TV Review: Legion – Season 1, Episode 5 – “Chapter 5”

Last Updated on July 31, 2021


SYNOPSIS: David faces a new threat.


It's funny. While watching LEGION tonight, my wife and I were commenting to one another about how "Chapter 5" might be the show's most straight-forward episode yet. Then, in the last fifteen minutes of the program, so much of what I thought was throw right out of our proverbial window. By the time the credits started rolling we were both like, "Well, okaaaaaaaaay." The thing about LEGION is, being confouded by the show's plot is part of the fun. Just when you think you've got a grip on what's happening, or what's real, LEGION has a great way of pulling the rug out from under you.

Tonight's episode certainly was interesting, though, wasn't it? I've never seen Dan Stevens seethe with malice before, buy boy is he good at it. Here's the thing, now that David is back from his trip to the astral plane, he's changed. He's more aware of his abilities than ever, and that yellow-eyed demon that's been lurking around in his brain meats, it's getting stronger. Actually, there's something I want to touch upon before we go any further in this week's review. As someone who does not watch the preview clips for each episode, or embrace spoilers about the show in general, I want you to understand go into these chapters as fresh as a daisy, every week.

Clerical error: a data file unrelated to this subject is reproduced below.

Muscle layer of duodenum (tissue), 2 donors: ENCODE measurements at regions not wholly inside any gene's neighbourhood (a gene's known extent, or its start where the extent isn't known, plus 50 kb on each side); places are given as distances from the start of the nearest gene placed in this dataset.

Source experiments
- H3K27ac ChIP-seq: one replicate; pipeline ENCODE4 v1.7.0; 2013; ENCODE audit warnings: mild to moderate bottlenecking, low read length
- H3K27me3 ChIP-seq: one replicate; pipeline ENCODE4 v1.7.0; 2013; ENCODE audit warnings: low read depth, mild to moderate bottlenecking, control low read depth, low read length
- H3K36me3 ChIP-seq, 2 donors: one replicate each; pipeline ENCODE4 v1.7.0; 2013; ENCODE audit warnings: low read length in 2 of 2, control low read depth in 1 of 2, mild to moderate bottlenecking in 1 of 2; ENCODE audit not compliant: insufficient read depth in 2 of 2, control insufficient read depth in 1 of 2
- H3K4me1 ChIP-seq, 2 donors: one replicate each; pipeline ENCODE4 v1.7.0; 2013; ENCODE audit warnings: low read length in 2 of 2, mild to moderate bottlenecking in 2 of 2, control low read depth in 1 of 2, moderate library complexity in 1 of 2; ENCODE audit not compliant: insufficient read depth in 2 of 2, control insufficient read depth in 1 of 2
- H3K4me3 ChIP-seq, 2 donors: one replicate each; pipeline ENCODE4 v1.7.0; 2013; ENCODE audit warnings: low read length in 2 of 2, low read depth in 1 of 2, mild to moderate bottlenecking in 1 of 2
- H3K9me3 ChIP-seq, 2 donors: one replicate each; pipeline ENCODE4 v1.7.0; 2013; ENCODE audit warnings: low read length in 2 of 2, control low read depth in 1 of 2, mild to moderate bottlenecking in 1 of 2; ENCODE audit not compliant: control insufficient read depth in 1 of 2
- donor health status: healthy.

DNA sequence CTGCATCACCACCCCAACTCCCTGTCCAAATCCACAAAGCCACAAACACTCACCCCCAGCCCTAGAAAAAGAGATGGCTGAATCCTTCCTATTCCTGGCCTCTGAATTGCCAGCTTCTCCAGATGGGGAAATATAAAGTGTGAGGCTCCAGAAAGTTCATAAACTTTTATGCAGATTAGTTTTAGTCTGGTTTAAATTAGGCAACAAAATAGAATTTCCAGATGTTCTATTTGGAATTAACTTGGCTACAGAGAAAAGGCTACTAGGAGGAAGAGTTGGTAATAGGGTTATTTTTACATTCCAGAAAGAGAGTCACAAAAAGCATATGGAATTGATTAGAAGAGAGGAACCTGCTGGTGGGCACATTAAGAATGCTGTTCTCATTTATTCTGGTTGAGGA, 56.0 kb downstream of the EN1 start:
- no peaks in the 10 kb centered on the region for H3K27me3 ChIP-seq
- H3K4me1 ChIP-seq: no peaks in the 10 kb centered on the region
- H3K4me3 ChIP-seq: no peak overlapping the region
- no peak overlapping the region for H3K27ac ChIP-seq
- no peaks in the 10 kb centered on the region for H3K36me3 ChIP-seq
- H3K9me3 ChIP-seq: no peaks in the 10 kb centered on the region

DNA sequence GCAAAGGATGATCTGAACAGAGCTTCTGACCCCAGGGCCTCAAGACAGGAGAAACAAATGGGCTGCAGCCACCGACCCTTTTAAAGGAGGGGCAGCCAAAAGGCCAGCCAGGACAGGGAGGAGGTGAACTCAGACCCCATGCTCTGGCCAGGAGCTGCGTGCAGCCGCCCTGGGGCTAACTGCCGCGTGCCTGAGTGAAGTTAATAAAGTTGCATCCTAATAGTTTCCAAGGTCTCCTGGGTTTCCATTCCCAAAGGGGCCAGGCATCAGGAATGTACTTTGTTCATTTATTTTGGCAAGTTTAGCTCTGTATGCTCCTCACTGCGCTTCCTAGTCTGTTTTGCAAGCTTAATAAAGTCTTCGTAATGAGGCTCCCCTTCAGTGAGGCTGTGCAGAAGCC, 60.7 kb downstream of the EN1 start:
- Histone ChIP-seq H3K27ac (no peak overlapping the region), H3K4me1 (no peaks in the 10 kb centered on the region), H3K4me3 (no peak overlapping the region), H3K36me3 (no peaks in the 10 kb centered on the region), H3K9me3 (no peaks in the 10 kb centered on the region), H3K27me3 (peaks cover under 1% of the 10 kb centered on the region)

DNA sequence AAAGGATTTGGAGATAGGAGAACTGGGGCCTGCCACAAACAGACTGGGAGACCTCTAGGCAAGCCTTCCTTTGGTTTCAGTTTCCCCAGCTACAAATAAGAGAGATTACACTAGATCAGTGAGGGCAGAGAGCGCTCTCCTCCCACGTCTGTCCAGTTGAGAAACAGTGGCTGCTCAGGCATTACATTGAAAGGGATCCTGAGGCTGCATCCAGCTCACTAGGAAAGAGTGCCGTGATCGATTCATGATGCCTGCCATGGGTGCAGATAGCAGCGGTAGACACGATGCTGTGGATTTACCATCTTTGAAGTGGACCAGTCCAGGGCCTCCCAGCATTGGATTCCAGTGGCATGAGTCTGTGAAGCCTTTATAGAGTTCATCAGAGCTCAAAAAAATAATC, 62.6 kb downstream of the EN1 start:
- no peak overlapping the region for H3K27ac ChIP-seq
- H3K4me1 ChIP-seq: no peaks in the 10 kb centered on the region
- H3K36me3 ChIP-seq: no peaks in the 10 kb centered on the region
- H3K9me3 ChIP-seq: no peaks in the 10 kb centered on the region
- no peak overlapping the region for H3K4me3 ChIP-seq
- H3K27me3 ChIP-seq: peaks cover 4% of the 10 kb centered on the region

In one of my previous reviews, one of our readers tipped me off to the idea that the show's villain could in fact be [possible spoilers in 3 … 2 … 1] an ancient mutant known throughout the Marvel universe as the Shadow King. According to the Marvel Universe WIki, this nightmare creature might have been a being of telepathic energy existing only through the astral plane, but taking human hosts for a time to have a link to the physical world. Other Schmoes have suggested that LEGION's primary antagonist might be the Marvel villain Mojo, but I'm not convinced. Anyway, after the events of "Chapter 5", I decided to do a little research. What I'd found is that if you start connecting the dots between the yellow-eyed demon, the Angriest Boy in the World, Lenny, and even David's imaginary dog King, you'll find that they're all the same entity. The Shadow King, a primordial mutant, has been living inside of David's head ever since he was a child. My only question now is why?